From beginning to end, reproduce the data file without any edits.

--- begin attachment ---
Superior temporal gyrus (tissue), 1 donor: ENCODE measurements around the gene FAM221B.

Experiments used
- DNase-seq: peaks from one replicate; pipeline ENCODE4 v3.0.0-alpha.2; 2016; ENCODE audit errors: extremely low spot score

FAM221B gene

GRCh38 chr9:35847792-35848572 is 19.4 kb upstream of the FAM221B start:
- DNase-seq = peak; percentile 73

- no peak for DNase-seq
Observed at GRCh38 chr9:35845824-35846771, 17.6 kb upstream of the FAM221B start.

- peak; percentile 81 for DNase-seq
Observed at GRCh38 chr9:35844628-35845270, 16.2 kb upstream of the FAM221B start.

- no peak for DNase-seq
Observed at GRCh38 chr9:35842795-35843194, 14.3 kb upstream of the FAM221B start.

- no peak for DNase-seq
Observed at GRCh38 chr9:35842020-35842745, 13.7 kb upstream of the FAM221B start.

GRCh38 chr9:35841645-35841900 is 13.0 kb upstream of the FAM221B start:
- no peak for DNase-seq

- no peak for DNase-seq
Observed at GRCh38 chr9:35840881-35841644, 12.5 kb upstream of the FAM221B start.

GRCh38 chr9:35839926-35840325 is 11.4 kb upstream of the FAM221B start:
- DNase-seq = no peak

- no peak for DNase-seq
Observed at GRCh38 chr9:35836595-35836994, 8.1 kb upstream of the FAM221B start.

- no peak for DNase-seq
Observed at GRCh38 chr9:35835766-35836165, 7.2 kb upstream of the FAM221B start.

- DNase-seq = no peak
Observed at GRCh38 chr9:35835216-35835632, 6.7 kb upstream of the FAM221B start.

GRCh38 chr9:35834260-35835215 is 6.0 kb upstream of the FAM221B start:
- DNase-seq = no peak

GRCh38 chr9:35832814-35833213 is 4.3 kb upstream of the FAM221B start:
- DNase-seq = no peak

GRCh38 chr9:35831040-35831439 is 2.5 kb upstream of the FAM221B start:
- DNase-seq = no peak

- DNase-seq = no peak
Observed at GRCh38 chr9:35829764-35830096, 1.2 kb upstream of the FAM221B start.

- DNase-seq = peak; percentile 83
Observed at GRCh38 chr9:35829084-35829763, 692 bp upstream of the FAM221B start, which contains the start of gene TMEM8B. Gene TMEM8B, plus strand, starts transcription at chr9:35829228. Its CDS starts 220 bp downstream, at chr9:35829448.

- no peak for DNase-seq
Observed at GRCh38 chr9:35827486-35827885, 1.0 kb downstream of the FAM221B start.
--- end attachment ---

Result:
Superior temporal gyrus (tissue), 1 donor: ENCODE measurements around the gene FAM221B.

Experiments used
- DNase-seq: peaks from one replicate; pipeline ENCODE4 v3.0.0-alpha.2; 2016; ENCODE audit errors: extremely low spot score

FAM221B gene

GRCh38 chr9:35847792-35848572 is 19.4 kb upstream of the FAM221B start:
- DNase-seq = peak; percentile 73

- no peak for DNase-seq
Observed at GRCh38 chr9:35845824-35846771, 17.6 kb upstream of the FAM221B start.

- peak; percentile 81 for DNase-seq
Observed at GRCh38 chr9:35844628-35845270, 16.2 kb upstream of the FAM221B start.

- no peak for DNase-seq
Observed at GRCh38 chr9:35842795-35843194, 14.3 kb upstream of the FAM221B start.

- no peak for DNase-seq
Observed at GRCh38 chr9:35842020-35842745, 13.7 kb upstream of the FAM221B start.

GRCh38 chr9:35841645-35841900 is 13.0 kb upstream of the FAM221B start:
- no peak for DNase-seq

- no peak for DNase-seq
Observed at GRCh38 chr9:35840881-35841644, 12.5 kb upstream of the FAM221B start.

GRCh38 chr9:35839926-35840325 is 11.4 kb upstream of the FAM221B start:
- DNase-seq = no peak

- no peak for DNase-seq
Observed at GRCh38 chr9:35836595-35836994, 8.1 kb upstream of the FAM221B start.

- no peak for DNase-seq
Observed at GRCh38 chr9:35835766-35836165, 7.2 kb upstream of the FAM221B start.

- DNase-seq = no peak
Observed at GRCh38 chr9:35835216-35835632, 6.7 kb upstream of the FAM221B start.

GRCh38 chr9:35834260-35835215 is 6.0 kb upstream of the FAM221B start:
- DNase-seq = no peak

GRCh38 chr9:35832814-35833213 is 4.3 kb upstream of the FAM221B start:
- DNase-seq = no peak

GRCh38 chr9:35831040-35831439 is 2.5 kb upstream of the FAM221B start:
- DNase-seq = no peak

- DNase-seq = no peak
Observed at GRCh38 chr9:35829764-35830096, 1.2 kb upstream of the FAM221B start.

- DNase-seq = peak; percentile 83
Observed at GRCh38 chr9:35829084-35829763, 692 bp upstream of the FAM221B start, which contains the start of gene TMEM8B. Gene TMEM8B, plus strand, starts transcription at chr9:35829228. Its CDS starts 220 bp downstream, at chr9:35829448.

- no peak for DNase-seq
Observed at GRCh38 chr9:35827486-35827885, 1.0 kb downstream of the FAM221B start.